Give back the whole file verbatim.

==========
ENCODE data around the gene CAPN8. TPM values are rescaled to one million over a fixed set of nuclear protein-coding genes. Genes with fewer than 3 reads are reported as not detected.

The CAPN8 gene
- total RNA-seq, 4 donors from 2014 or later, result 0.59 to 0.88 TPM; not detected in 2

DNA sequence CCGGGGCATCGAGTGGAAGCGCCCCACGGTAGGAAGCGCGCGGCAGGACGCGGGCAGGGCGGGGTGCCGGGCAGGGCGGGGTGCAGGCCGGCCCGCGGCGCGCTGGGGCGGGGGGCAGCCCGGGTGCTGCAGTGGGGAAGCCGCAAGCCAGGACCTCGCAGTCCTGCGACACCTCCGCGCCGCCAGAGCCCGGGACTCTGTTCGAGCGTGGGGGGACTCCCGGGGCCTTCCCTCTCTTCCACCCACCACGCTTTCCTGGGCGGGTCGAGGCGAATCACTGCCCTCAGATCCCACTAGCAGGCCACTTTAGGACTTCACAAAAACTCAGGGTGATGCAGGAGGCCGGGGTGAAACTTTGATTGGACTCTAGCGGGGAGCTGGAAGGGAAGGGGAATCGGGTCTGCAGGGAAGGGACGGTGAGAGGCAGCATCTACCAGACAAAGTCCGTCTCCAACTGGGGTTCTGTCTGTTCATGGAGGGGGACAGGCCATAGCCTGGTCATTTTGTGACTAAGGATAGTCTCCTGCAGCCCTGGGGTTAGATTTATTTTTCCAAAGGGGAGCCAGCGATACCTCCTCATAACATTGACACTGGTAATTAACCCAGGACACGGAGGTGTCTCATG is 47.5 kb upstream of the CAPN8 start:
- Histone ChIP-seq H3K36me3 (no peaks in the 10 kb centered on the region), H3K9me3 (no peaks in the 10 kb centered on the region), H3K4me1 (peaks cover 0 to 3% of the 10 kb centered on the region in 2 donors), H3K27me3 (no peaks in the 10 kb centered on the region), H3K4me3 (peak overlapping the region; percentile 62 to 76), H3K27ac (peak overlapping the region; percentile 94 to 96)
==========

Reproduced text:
ENCODE data around the gene CAPN8. TPM values are rescaled to one million over a fixed set of nuclear protein-coding genes. Genes with fewer than 3 reads are reported as not detected.

The CAPN8 gene
- total RNA-seq, 4 donors from 2014 or later, result 0.59 to 0.88 TPM; not detected in 2

DNA sequence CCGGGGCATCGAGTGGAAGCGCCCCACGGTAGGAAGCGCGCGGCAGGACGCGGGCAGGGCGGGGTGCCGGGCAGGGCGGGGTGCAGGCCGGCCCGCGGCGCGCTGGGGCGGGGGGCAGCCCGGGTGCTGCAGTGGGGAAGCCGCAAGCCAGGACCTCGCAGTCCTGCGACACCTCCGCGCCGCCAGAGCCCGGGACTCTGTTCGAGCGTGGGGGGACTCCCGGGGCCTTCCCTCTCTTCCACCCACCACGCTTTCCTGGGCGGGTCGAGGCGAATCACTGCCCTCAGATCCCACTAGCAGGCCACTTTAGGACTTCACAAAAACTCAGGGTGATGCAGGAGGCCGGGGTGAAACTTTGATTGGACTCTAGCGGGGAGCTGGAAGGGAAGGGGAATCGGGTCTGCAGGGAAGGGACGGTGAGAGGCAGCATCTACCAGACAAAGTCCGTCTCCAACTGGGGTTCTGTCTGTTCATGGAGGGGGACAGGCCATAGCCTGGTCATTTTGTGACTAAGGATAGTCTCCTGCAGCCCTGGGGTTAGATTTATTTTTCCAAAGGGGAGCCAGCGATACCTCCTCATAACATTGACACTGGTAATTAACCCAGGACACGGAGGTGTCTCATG is 47.5 kb upstream of the CAPN8 start:
- Histone ChIP-seq H3K36me3 (no peaks in the 10 kb centered on the region), H3K9me3 (no peaks in the 10 kb centered on the region), H3K4me1 (peaks cover 0 to 3% of the 10 kb centered on the region in 2 donors), H3K27me3 (no peaks in the 10 kb centered on the region), H3K4me3 (peak overlapping the region; percentile 62 to 76), H3K27ac (peak overlapping the region; percentile 94 to 96)